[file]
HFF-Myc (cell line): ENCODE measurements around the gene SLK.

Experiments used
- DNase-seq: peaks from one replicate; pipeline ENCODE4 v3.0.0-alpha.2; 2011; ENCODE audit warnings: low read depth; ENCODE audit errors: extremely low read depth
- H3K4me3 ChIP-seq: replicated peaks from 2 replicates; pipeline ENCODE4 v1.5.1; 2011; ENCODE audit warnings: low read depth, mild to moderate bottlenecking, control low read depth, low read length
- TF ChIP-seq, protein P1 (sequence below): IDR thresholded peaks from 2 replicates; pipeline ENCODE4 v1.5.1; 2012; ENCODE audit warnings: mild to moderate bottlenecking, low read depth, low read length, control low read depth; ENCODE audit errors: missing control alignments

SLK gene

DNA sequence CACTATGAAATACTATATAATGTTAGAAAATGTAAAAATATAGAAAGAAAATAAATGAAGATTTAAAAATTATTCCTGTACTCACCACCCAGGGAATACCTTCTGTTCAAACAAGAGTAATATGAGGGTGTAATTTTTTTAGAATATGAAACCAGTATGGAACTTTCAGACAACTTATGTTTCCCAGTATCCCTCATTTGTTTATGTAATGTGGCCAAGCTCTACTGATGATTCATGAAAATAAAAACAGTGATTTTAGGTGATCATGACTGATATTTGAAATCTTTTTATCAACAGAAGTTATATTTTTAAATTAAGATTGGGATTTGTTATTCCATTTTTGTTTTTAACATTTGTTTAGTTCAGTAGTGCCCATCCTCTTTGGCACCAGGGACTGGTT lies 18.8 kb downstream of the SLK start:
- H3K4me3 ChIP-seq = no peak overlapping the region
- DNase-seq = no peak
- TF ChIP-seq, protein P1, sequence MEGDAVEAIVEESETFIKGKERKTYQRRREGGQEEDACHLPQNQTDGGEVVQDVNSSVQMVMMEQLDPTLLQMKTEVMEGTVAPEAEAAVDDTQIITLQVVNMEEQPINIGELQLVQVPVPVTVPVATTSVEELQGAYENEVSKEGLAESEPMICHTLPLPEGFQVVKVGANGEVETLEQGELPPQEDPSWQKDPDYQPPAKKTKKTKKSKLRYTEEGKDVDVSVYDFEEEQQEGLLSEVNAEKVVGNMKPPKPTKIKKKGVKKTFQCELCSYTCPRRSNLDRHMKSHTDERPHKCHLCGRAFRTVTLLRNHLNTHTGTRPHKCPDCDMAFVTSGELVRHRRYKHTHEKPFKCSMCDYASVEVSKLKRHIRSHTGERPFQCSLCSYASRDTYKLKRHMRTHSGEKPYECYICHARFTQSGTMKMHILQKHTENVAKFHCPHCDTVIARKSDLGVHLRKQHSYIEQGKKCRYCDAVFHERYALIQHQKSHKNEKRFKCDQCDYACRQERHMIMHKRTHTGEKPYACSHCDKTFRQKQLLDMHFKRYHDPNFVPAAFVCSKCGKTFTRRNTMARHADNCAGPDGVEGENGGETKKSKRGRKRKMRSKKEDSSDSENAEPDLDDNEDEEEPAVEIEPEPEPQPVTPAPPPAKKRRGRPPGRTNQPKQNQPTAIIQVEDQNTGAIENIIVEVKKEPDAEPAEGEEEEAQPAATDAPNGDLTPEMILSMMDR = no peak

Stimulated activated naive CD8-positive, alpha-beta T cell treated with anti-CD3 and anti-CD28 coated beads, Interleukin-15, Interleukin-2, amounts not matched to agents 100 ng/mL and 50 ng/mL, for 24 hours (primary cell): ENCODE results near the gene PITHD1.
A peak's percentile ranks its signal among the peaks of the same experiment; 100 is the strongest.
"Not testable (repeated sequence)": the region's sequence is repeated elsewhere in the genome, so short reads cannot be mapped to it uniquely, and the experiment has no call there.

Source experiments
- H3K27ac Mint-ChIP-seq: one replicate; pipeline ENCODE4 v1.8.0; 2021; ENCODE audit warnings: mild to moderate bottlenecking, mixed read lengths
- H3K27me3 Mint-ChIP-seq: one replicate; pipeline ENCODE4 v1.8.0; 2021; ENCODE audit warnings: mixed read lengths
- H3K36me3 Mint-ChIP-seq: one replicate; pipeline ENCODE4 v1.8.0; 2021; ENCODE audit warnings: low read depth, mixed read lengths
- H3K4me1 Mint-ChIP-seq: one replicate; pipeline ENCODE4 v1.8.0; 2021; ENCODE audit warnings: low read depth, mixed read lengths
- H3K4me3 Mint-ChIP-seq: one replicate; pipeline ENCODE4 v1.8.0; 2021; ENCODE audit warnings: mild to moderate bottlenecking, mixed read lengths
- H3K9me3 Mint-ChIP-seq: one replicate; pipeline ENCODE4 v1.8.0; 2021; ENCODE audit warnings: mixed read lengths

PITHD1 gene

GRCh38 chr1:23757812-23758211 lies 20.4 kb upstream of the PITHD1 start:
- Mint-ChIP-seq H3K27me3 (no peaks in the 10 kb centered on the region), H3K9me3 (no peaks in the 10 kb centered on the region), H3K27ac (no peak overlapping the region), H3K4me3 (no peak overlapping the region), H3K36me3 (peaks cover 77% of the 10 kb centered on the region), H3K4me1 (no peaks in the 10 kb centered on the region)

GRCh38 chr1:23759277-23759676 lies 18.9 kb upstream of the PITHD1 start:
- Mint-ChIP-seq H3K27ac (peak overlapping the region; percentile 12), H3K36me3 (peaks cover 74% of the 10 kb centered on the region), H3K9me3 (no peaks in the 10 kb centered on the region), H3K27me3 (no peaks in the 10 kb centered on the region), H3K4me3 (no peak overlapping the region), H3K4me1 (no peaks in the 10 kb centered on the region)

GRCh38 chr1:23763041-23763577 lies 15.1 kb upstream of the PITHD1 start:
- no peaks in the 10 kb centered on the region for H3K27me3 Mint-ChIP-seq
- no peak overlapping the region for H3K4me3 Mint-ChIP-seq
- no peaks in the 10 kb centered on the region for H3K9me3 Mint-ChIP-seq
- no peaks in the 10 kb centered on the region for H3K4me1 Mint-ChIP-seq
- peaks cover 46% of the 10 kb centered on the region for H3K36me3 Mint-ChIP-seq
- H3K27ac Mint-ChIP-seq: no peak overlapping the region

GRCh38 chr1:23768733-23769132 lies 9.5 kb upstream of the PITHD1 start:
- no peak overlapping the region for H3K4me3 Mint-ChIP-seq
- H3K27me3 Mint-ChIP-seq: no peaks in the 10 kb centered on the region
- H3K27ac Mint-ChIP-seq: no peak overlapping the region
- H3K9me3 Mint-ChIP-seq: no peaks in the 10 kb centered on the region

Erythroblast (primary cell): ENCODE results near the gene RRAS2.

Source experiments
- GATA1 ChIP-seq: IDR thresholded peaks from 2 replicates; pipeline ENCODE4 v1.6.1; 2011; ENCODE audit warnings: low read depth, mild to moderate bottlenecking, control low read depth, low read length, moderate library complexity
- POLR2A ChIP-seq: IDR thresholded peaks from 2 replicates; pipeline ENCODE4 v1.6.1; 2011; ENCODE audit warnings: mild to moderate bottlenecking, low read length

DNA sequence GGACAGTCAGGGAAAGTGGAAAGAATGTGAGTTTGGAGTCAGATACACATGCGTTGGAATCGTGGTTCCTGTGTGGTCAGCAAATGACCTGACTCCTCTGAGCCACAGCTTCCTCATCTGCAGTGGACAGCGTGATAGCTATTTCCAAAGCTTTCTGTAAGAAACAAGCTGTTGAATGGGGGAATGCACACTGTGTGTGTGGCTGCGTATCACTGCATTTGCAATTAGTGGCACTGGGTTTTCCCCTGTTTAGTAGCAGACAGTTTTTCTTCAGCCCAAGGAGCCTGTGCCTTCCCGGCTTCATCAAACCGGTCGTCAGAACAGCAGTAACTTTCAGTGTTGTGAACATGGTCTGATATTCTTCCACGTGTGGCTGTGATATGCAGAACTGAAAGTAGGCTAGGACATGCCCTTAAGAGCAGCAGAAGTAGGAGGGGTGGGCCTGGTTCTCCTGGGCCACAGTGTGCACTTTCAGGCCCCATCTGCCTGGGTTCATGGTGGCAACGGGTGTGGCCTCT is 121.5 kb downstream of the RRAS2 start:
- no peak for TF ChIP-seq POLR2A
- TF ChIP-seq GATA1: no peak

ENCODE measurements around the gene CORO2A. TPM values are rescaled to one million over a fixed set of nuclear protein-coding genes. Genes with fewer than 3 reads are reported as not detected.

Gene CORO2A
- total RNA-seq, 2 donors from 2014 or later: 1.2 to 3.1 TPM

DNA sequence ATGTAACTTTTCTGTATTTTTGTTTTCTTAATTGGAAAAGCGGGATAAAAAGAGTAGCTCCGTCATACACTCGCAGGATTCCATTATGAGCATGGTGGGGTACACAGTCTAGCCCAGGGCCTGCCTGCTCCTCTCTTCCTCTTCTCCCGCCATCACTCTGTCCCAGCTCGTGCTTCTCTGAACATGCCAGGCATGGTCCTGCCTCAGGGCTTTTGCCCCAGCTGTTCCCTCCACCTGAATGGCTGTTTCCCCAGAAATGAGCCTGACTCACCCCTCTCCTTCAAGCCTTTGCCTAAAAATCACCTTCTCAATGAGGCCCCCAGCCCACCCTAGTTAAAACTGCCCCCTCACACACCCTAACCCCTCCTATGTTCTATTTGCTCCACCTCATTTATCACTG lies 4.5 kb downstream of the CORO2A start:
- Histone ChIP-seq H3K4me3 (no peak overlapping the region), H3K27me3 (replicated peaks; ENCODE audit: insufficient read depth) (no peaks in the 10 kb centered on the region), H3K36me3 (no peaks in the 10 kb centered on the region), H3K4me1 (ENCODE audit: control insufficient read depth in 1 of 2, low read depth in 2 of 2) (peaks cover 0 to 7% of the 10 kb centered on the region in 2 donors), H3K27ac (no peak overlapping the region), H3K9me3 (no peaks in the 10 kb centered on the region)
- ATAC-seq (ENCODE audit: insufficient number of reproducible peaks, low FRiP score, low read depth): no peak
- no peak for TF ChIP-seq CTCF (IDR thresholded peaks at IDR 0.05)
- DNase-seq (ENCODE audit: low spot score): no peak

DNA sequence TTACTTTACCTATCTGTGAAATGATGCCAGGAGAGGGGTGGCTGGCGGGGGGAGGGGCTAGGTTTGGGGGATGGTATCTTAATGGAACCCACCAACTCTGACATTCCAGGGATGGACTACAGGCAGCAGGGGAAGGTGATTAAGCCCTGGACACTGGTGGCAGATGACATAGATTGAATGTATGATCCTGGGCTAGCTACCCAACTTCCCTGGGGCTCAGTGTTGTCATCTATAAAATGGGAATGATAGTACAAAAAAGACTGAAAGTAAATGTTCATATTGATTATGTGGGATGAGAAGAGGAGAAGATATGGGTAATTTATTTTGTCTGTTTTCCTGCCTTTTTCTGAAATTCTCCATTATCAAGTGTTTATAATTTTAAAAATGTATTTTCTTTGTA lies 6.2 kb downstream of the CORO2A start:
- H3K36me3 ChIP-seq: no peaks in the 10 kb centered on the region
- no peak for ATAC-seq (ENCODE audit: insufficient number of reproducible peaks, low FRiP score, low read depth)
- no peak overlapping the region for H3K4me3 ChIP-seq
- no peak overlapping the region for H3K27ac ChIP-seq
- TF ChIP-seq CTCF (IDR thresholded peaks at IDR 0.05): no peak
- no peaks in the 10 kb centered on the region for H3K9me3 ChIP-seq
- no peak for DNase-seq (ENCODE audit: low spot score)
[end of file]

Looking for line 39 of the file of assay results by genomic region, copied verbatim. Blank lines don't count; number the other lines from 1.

Source experiments